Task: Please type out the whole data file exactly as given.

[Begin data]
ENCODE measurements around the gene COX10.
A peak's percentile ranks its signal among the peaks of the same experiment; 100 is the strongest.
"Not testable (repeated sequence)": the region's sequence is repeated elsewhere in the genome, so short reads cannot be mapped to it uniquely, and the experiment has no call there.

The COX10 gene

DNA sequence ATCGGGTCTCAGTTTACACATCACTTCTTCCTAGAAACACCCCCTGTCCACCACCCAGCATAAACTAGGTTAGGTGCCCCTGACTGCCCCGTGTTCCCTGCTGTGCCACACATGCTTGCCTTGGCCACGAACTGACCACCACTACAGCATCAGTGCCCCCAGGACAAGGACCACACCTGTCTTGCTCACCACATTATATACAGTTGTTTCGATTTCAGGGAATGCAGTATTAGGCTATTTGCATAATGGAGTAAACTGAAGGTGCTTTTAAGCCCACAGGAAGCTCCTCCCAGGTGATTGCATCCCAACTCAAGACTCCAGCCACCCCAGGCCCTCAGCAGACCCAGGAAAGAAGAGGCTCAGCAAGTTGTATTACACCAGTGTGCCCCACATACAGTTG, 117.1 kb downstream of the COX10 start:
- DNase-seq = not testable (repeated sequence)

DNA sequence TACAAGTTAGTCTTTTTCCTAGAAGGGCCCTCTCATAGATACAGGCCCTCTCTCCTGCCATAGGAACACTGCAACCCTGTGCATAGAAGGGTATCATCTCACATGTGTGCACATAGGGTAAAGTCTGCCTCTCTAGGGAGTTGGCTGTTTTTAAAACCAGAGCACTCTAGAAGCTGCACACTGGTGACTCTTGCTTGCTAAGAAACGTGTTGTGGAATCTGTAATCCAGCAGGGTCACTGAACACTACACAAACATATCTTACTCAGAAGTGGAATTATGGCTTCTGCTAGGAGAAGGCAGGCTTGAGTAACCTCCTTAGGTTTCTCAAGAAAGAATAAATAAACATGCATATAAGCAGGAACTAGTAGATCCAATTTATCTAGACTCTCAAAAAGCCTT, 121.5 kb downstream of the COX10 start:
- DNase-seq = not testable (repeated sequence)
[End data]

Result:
ENCODE measurements around the gene COX10.
A peak's percentile ranks its signal among the peaks of the same experiment; 100 is the strongest.
"Not testable (repeated sequence)": the region's sequence is repeated elsewhere in the genome, so short reads cannot be mapped to it uniquely, and the experiment has no call there.

The COX10 gene

DNA sequence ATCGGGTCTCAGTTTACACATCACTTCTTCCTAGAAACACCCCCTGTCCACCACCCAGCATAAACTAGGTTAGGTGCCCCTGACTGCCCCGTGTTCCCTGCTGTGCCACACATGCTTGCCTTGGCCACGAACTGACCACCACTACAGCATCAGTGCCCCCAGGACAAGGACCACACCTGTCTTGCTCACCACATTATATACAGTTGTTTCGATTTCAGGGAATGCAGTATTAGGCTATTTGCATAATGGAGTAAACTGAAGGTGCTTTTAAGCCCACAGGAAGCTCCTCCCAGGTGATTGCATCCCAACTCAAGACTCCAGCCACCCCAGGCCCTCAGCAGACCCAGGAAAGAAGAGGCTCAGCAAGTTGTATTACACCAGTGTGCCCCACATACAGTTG, 117.1 kb downstream of the COX10 start:
- DNase-seq = not testable (repeated sequence)

DNA sequence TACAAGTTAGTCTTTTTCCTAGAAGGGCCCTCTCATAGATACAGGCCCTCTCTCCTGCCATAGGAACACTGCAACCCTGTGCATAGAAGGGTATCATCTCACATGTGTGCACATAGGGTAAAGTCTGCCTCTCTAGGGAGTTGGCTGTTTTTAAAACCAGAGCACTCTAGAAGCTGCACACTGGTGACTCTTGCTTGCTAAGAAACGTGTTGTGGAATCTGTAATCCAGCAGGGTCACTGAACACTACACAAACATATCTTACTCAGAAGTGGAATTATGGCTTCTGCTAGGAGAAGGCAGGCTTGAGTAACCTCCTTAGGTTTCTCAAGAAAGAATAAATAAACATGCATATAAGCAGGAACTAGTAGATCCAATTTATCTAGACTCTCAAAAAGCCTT, 121.5 kb downstream of the COX10 start:
- DNase-seq = not testable (repeated sequence)